Legislature(2005 - 2006)
2006-05-31 House JournalFull Journal pdf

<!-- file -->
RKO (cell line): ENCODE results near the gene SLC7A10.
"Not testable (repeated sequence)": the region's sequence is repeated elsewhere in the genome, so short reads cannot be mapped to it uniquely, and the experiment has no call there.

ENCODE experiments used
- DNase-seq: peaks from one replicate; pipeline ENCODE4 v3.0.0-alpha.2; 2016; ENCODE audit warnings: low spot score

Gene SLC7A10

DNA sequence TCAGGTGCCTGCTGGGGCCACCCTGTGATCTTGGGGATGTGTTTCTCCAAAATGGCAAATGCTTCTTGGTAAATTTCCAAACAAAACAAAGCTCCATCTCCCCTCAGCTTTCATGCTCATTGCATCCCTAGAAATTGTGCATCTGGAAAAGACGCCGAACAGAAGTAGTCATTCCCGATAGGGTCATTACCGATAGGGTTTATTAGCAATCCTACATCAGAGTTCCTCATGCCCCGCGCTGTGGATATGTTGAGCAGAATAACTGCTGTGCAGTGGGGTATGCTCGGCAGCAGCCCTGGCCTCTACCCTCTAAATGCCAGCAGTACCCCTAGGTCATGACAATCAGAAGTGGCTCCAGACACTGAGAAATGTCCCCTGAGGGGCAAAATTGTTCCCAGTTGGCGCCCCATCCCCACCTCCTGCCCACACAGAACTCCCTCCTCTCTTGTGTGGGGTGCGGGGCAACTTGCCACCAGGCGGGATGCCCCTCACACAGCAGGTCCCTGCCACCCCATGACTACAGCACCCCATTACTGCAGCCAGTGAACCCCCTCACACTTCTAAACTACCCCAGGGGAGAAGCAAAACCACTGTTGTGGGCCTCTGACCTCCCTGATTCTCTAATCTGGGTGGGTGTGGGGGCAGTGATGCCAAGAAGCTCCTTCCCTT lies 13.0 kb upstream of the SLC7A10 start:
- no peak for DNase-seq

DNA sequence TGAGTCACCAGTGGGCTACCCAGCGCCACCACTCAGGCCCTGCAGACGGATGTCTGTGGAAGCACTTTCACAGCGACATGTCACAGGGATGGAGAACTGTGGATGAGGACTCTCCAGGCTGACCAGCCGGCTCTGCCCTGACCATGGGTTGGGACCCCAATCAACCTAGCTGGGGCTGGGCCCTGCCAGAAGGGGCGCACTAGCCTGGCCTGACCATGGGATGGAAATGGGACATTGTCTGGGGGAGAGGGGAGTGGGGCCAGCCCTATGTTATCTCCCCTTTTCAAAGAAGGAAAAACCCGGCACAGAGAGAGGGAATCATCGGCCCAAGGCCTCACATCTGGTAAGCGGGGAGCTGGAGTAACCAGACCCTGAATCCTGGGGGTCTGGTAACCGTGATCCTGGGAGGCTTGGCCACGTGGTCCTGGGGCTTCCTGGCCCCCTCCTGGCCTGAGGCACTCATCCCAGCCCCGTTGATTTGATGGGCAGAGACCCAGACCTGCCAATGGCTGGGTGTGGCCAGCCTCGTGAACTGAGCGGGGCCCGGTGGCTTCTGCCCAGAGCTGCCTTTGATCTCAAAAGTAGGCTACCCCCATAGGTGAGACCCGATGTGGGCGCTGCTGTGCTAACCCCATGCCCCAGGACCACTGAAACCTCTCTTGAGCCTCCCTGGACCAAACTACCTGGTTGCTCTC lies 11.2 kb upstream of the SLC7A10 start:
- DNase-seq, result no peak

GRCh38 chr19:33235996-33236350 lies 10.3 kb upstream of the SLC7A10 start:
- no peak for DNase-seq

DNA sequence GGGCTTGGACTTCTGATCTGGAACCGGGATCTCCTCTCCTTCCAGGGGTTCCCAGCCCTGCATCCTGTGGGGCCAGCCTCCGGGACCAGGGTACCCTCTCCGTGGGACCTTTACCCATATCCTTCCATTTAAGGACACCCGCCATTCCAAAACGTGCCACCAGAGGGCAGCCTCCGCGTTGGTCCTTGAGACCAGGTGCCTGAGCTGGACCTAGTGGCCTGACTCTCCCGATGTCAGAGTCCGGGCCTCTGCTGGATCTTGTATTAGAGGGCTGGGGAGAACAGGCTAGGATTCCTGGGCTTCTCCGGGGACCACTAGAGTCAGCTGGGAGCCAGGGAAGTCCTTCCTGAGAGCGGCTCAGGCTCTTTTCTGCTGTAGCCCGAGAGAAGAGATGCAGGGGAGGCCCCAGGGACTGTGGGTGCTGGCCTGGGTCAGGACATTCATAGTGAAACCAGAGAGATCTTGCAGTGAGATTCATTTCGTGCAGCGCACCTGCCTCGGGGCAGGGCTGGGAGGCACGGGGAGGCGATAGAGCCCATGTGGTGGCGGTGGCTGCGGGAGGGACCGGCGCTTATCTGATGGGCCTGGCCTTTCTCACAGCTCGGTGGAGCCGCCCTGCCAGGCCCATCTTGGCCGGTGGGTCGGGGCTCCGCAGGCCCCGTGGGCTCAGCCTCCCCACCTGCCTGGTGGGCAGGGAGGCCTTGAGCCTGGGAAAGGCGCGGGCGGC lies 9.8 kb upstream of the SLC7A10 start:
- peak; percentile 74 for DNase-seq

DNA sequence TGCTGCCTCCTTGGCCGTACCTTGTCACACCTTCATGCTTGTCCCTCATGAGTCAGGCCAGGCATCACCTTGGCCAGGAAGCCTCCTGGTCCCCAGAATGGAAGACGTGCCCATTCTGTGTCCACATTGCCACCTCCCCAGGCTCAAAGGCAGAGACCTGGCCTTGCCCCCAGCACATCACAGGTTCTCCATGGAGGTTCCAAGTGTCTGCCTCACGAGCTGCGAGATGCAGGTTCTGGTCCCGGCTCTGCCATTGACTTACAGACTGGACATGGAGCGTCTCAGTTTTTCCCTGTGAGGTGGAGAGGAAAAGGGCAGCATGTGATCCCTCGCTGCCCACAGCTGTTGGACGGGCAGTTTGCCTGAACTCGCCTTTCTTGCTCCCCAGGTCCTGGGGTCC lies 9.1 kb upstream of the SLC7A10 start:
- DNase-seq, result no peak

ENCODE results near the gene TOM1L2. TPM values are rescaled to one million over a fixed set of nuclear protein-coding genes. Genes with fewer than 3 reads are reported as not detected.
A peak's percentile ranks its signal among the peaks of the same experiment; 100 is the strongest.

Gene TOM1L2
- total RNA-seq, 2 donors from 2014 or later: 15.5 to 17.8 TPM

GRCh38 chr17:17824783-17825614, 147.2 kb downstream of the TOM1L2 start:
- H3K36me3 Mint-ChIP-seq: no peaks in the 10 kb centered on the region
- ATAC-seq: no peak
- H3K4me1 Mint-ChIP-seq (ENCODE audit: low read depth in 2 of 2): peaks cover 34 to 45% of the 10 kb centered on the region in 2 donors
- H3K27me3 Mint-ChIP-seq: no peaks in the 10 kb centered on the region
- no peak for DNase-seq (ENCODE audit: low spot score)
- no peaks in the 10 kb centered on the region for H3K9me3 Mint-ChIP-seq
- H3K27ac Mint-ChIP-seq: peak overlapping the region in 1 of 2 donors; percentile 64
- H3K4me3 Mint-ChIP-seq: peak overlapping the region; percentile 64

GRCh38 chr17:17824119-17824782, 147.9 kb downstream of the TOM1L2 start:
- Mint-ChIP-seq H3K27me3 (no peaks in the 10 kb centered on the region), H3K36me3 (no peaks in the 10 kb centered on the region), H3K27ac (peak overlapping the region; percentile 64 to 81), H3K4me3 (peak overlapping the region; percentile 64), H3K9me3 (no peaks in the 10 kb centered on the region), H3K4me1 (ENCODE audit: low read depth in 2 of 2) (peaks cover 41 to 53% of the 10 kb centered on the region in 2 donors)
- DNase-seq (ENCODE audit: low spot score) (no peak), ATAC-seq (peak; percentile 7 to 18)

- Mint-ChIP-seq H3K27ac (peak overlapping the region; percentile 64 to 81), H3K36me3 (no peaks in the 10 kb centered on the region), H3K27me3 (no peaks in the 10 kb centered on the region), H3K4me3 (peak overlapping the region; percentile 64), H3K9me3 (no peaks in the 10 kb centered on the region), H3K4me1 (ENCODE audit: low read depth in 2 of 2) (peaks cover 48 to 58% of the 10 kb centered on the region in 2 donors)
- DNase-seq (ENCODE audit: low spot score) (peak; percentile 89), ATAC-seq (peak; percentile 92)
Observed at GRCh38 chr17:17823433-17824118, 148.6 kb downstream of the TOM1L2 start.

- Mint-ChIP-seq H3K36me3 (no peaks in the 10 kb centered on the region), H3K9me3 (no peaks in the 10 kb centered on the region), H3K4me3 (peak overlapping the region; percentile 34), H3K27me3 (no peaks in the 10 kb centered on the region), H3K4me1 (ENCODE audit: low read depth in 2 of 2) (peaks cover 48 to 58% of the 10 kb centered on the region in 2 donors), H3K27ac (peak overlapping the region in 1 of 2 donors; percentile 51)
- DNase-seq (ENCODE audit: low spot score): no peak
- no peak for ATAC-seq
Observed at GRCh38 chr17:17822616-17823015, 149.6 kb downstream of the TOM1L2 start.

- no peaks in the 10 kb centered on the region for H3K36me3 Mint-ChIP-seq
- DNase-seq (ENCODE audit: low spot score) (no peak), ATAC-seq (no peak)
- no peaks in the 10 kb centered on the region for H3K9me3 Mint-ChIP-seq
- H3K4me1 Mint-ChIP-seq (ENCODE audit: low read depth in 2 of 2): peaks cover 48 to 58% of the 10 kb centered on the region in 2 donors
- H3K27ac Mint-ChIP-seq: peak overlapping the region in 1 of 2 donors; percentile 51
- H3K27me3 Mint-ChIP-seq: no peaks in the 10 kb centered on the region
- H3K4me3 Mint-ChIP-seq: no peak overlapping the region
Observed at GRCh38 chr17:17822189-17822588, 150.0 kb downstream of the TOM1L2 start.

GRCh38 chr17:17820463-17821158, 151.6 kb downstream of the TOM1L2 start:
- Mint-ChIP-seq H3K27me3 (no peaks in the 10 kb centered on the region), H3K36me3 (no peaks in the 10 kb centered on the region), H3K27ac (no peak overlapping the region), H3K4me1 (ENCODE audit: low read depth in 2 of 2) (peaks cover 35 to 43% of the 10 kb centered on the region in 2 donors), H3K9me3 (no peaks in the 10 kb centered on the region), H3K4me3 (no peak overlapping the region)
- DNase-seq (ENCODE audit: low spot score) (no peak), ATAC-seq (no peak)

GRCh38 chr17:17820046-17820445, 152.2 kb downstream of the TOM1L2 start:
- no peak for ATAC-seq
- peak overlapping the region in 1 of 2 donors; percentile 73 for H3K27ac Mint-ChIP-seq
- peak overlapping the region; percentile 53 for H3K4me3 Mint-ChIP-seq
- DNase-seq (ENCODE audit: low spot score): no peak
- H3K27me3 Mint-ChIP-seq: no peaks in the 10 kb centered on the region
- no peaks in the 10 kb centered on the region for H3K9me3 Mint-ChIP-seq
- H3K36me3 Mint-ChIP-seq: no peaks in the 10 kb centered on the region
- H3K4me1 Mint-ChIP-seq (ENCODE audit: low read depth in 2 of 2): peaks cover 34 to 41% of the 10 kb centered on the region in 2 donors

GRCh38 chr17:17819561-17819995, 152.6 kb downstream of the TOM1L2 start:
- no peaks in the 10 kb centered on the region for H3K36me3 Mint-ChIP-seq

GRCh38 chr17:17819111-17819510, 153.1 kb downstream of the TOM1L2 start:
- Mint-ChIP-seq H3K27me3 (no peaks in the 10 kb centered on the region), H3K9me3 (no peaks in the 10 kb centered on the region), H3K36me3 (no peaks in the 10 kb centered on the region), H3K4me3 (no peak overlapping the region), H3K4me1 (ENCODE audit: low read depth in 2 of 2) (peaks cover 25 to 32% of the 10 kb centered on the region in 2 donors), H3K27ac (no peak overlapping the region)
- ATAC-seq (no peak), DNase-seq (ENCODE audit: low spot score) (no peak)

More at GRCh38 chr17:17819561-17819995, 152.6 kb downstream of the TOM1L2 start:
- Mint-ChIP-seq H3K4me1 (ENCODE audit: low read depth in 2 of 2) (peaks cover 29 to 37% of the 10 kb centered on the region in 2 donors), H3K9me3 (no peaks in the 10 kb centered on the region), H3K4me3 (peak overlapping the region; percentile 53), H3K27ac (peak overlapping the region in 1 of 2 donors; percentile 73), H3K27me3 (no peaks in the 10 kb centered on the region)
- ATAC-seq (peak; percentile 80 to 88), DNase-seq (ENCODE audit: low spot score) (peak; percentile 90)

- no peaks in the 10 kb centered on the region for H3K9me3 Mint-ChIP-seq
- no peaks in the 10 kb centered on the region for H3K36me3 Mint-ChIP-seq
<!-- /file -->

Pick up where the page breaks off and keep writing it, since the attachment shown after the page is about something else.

2006-05-31 House Journal Page 4103 HB 2003 HOUSE BILL NO. 2003 by the House Rules Committee by request of the Governor, entitled: "An Act establishing the Alaska Natural Gas Pipeline Corporation to finance, own, and manage the state's interest in the Alaska North Slope natural gas pipeline project and relating to that corporation and to subsidiary entities of that corporation; relating to owner entities of the Alaska North Slope natural gas pipeline project, including provisions concerning Alaska North Slope natural gas pipeline project indemnities; establishing the gas pipeline project cash reserves fund in the corporation and establishing the Alaska natural gas pipeline construction loan fund in the Department of Revenue; making conforming amendments; and providing for an effective date." was read the first time and referred to the Judiciary and Finance Committees. The following fiscal note(s) apply: 1. Zero, Dept. of Natural Resources 2. Fiscal, Dept. of Revenue 2006-05-31 House Journal Page 4104 The Governor's transmittal letter dated May 31, 2006, follows: "Dear Speaker Harris: Under the authority of art. III, sec. 18, of the Alaska Constitution, I am transmitting a bill that would establish the Alaska Natural Gas Pipeline Corporation (Alaska Pipe) to finance, own, and manage an interest in the Alaska North Slope natural gas pipeline project (project) on behalf of the state. Under the proposed Alaska Stranded Gas Fiscal Contract developed in accordance with the Alaska Stranded Gas Development Act (SGDA) (AS 43.82), the state proposes to acquire a 20 percent equity interest in the project with the remainder financed by affiliates of ExxonMobil Alaska, Incorporated, ConocoPhillips Alaska, Incorporated, and BP Exploration Alaska, Incorporated, the qualified sponsors of the project. The project would include a number of segments, including a large diameter pipeline from the Alaska North Slope to Alberta, Canada (with the possibility of an extension to the Lower 48), a gas treatment plant, and various gas transmission lines. The state and the qualified sponsors or their affiliates would establish limited liability companies (LLCs) or other appropriate entities to own each of the various segments of the project. Alaska Pipe would finance, own, and manage a proportionate membership interest in these owner entities. Section 1 of the bill proposes that the Legislature make various findings that describe the critical importance of this project to the people of this state and to the nation, that explain why it is in the state's interest to participate in the project as an equity owner, and that identify the benefits that would accrue to the state from the successful development of the state's enormous gas resources. These latter benefits include increases in tax and royalty revenue, stimulation of oil and gas exploration on the Alaska North Slope, and creation of jobs and opportunities for greater in-state access to natural gas. It is hoped that these benefits will provide a sound basis for long-term growth of the state's economy. Section 2 of the bill adds a new chapter to AS 41 that establishes Alaska Pipe as a "public corporation and instrumentality of the State of Alaska" within the Department of Revenue (AS 41.42). The 2006-05-31 House Journal Page 4105 corporation is structured to operate as an entity that is exempt from federal income taxation. AS 41.42 states the purposes and powers of the corporation, and otherwise provides terms that govern the administration of Alaska Pipe. Many of these provisions are similar to those of Alaska's other public corporations, including the Alaska Permanent Fund Corporation and the Alaska Railroad Corporation. However, other provisions are tailored to the unique role Alaska Pipe is expected to play in facilitating this truly historic project. The board of Alaska Pipe will be comprised of the commissioner of the Department of Revenue and the commissioner of the Department of Transportation and Public Facilities, as well as five public members. AS 41.42.020(a). The public members must have experience and recognized competence in either finance, investments, business management, or the oil or gas industries. AS 41.42.020(a). Public members would serve six-year terms and may only be removed for cause. AS 41.42.020(c); AS 41.42.045. This combination of required expertise, extended terms, and restrictions on removal are intended to help assure that Alaska Pipe is well managed and can effectively represent the state's interest in the complex commercial environment in which it will have to operate. AS 41.42.210 provides Alaska Pipe with a broad spectrum of corporate powers that are necessary, or may be necessary, to carry out its mission. The corporation is authorized to finance and acquire an ownership interest in the project in the United States or Canada, to issue bonds, to borrow money, and to negotiate with the United States government to secure federal loan guarantees, if appropriate. The corporation is authorized to pledge its revenue and assets to secure the payment of bonds or other obligations, and to enter into agreements necessary to establish entities, e.g., LLCs, that will own portions of the project. AS 41.42.220 would authorize Alaska Pipe to incorporate subsidiaries to carry out the purposes of AS 41.42. These entities would likely be for-profit corporations organized under the law of Alaska or of another state, or under the applicable laws of Canada. At this time, it is contemplated that at least one Canadian corporation would be established to hold Alaska Pipe's interest in a Canadian limited liability partnership that would build and own the Canadian segment 2006-05-31 House Journal Page 4106 of the mainline. If authorized by Alaska Pipe, these subsidiaries would also be able to borrow money for the project or for their operations to the same extent as any other private corporation. The state's total equity contribution to the different project LLCs is estimated to be $1.0 billion at this time. The state currently plans to finance this amount with a combination of appropriations directly or indirectly to Alaska Pipe, and the issuance of revenue bonds by Alaska Pipe. Article 3 of AS 41.42 contains revenue bonding authority that is fairly typical of other state public corporations, e.g., the Alaska Housing Finance Corporation and the Alaska Industrial Development and Export Authority. Alaska Pipe would have the authority to issue what the market refers to as "moral obligation" revenue bonds. AS 41.42.320. Such bonds are supported by the establishment of a capital reserves account, which provides an added measure of security for the debt service on the bonds. The Alaska Pipe board would annually notify the Legislature of the status of the capital reserve account. AS 41.42.320(d). If a deficiency is reported, the Legislature may appropriate money to restore the capital reserve account but it is not compelled to do so. This "moral obligation" approach can only be invoked if the corporation finds that it will enhance the marketability of the bonds. AS 41.42.340 specifies that any bonds issued by the corporation are not the indebtedness of the state, but are solely payable from the revenue and assets of the corporation. The state does pledge to the owners of the bonds that the state will not limit or alter the rights and powers of the corporation and that it will not impair the rights and remedies of bondholders until the bonds are fully paid. AS 41.42.350. Article 4 of AS 41.42 establishes a cash reserves fund, which initially will be made up of any appropriations made to Alaska Pipe by the Legislature. The money in the fund can be used to meet capital call requirements and otherwise guarantee or secure debt incurred by the corporation. AS 42.42.400. The article also clarifies which laws of general application to state agencies apply to this new public corporation. For example, Alaska Pipe is exempted from the State Procurement Code under AS 41.42.430, its operating budget but not its capital budget is subject to the Executive Budget Act under AS 41.42.410, and it is largely exempt from laws relating to public works, 2006-05-31 House Journal Page 4107 fiscal procedures, and management of public funds under AS 41.42.440. Article 5 of AS 41.42 relates to financial statements, reporting requirements, and the applicability of the Public Records Act to the corporation. The corporation is required to provide quarterly and annual financial statements to the governor and the Legislative Budget and Audit Committee. AS 41.42.500. The corporation can be audited by the committee. In addition to the financial information, the corporation is to prepare an annual report on the operations of the corporation. AS 41.42.510. Although the corporation is subject to the Public Records Act, AS 41.42.520 provides broad exemptions from disclosure relating to proprietary and other commercial information. These broader exemptions from public disclosure are modeled upon similar provisions in the Alaska Stranded Gas Development Act (AS 43.82). The open meetings laws of the state do not apply to the corporation. AS 41.42.530. However, the corporation is required to conduct at least one meeting a year in public. AS 41.42.030. Section 6 of the bill would establish the Alaska natural gas pipeline construction loan fund in the Department of Revenue. This fund would consist of money appropriated to it by the Legislature. The Legislature may choose to finance all or part of Alaska Pipe's equity obligations by loans from this fund. The construction loan program would be administered by the commissioner of the Department of Revenue, who is given broad discretion to fashion appropriate terms and conditions of the loans. Specifically, depending upon the final ownership structure in Canada, our Canadian advisors have indicated that there may be tax advantages in Canada if any loans to Alaska Pipe's Canadian subsidiaries are made directly by the state and not through Alaska Pipe. Sections 12 and 13 of the bill establish a narrow exception to the rule barring indemnification agreements covering a party's own negligence or misconduct in construction contracts and precludes any potential application of the common law doctrine barring enforcement of indemnification agreements that might serve to increase the risk of negligence by a party that owes a duty to the public. This exception 2006-05-31 House Journal Page 4108 would allow an entity that constructs, owns, or operates the project, or any portion of the project, to indemnify an operator and the members of a limited liability company, including Alaska Pipe, for losses caused by those parties' own negligence or misconduct. Similar indemnities are made available to affiliated entities that either lend employees to the operator to work on the project or that provide technical consulting services to the operator to facilitate the project. The primary reason for such an approach is to hold down the costs charged by the operator to the owner entity and consequently the members. Section 7 of the bill clarifies that officers and employees of the corporation are in the exempt service. Sections 8 and 9 of the bill specify that the board members and staff of the corporation are public officials for purposes of the financial disclosure laws. Section 10 of the bill provides that board members of Alaska Pipe will be subject to the Alaska Ethics Act, except that board members of Alaska Pipe's subsidiaries are not subject to the Act unless they are also members of the board of Alaska Pipe. I urge your support of this important legislation. Sincerely yours, /s/ Frank H. Murkowski Governor"